The Chartered Insurance Institute says advisers should have a six-year window to get the diploma in financial planning and must be part of a professional body which will police behaviour.
In its third position paper on the retail distribution review, the CII says advisers in the professional financial planning and general financial adviser tier would have four years to achieve the diploma with an additional two years where they could work without the diploma as long as all advice was signed off with a suitably qualified supervisor.
The clock would start ticking when the FSA publishes its full consultation paper on the RDR, due next year.
After the six-year period, the CII says all advisers not at this level should be classed as primary advisers.
Entrants to the market would have to achieve the diploma from the outset of the rules being introduced.
The CII says the separation between the categories of PFP and GFA is a secondary issue as the organisation expects GFA to only be temporary.
The paper suggests that all advisers aspiring to excellence in financial advice should be encouraged to attain chartered status but it should not be a requirement of reaching PFP status.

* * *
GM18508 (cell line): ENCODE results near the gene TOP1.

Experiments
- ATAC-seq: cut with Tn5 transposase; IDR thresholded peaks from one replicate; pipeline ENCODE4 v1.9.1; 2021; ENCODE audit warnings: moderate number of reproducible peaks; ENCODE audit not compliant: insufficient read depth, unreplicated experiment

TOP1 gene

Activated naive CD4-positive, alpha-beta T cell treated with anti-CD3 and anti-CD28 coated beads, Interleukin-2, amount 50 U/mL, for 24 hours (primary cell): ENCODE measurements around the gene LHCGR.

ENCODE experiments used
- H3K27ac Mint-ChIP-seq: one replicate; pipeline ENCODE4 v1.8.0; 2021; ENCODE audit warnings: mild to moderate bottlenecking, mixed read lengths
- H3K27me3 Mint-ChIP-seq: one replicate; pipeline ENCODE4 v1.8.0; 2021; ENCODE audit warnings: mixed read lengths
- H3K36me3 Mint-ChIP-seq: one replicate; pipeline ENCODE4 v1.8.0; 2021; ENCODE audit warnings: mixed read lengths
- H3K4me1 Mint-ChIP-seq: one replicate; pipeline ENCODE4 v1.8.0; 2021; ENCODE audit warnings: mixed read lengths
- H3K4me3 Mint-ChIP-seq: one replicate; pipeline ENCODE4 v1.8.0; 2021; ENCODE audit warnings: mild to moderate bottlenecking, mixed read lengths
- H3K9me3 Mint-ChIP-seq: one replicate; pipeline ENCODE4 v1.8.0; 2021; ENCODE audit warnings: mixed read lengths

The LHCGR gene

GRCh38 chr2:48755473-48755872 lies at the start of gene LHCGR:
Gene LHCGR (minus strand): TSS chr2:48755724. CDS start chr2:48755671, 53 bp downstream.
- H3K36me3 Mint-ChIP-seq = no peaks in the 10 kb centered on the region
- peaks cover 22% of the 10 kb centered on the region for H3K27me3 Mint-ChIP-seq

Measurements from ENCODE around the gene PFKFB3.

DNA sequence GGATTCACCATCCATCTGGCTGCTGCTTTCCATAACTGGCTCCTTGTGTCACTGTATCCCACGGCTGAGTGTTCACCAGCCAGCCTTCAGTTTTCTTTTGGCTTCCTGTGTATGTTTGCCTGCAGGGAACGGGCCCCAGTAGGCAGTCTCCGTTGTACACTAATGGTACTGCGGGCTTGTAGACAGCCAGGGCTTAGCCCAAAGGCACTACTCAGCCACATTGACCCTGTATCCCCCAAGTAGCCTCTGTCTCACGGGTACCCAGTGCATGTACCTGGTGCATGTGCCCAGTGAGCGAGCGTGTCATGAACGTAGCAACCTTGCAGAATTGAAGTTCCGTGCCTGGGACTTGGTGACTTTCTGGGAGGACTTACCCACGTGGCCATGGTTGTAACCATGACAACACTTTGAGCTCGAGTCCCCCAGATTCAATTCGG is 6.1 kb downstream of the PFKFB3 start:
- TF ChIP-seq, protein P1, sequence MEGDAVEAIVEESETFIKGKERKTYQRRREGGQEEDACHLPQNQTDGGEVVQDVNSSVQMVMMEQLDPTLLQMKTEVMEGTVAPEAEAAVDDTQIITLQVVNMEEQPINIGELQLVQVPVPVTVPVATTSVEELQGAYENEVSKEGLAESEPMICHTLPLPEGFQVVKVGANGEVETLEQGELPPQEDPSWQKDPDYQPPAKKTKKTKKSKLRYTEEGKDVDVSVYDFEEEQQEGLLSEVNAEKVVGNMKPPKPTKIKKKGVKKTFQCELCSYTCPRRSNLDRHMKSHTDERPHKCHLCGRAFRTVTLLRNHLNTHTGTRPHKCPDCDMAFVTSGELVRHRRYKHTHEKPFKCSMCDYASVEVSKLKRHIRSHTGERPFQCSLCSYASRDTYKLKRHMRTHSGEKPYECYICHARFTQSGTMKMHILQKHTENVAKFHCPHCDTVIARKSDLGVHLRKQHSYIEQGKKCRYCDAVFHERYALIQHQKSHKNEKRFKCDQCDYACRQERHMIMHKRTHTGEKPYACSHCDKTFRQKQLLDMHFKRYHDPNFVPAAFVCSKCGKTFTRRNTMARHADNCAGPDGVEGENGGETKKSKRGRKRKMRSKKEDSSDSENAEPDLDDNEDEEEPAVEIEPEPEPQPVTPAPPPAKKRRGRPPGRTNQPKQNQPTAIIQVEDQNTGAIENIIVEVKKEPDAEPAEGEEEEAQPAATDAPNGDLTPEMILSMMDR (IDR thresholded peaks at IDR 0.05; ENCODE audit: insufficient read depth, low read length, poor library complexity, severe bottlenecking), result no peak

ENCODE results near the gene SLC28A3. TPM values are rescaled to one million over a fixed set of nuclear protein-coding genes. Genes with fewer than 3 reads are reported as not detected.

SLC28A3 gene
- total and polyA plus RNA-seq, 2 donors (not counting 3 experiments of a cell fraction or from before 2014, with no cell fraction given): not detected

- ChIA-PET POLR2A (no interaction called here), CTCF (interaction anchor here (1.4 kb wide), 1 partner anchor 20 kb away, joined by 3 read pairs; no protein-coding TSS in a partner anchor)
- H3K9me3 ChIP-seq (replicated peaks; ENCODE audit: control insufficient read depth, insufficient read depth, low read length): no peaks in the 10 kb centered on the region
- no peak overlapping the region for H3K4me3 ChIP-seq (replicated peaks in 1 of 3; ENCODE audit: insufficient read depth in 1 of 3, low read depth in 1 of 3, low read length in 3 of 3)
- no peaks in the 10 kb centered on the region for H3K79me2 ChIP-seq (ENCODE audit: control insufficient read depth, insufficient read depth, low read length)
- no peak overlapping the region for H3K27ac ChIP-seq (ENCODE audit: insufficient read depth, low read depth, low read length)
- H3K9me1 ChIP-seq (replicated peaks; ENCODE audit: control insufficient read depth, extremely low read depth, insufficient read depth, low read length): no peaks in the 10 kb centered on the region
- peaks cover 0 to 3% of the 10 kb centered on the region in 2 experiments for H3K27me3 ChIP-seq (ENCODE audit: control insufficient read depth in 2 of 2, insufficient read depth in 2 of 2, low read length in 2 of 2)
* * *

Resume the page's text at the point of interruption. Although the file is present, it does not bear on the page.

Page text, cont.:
It says membership of a professional body must be mandatory, incorporating continuing professional development and a “rigorously monitored code of ethics and conduct”.
CII financial services director Steve Jenkins acknowledges that compulsion and overseeing a code of ethics and professional development will be a massive step-change for the industry and give the CII and other bodies huge power and responsibility.
He says making membership of a professional body compulsory would offer increased resources for the CII to deal with its new responsibilities.
Deputy president Trevor Matthews says: “Professionalism in financial advice is an idea whose time has come. It is right that we demand the highest standards of our financial advisers but at the same time we must address the serious question of how advisers are enabled to reach those standards.
“The package for professionalism paper sets out a practical roadmap for the industry to debate and try to develop a consensus. It allows the industry to start to focus on how we can manage the transition that will be required when the FSA consultation is completed next year.”
Jenkins says: “Change can be hard, especially when the regulatory dividend appears distant and the cost and effort much more immediate. But the timescale to move to the position outlined needs to be as swift as possible to achieve the step-change required while realistic enough to allow advisers to make the transition effectively.”